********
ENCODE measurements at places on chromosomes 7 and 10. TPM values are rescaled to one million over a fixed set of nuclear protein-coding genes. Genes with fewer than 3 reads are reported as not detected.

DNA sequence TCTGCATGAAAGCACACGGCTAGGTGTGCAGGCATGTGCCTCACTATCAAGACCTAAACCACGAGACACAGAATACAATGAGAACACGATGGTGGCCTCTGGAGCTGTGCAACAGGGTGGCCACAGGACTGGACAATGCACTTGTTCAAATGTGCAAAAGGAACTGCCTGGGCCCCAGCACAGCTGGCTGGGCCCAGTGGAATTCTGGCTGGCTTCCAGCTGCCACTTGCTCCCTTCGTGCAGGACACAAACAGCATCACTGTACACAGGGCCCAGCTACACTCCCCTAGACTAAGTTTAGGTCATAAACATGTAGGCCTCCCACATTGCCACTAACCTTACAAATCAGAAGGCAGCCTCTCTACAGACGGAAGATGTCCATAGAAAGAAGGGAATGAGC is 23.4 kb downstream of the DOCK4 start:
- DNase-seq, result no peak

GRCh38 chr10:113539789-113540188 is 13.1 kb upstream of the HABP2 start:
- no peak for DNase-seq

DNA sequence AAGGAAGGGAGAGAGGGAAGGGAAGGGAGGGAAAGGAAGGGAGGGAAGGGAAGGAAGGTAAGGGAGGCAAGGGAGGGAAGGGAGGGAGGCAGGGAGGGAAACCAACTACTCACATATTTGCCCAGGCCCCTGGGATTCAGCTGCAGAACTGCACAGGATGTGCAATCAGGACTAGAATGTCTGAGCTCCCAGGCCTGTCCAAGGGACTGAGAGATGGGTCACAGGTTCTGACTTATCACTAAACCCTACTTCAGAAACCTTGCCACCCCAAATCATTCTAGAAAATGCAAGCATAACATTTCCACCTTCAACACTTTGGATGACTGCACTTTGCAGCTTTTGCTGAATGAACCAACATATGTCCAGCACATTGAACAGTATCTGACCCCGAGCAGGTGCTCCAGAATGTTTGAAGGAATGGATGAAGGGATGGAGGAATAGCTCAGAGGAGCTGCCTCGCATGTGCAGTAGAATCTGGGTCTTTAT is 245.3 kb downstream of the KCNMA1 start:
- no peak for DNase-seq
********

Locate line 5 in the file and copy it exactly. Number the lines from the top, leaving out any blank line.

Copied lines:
- no peak for DNase-seq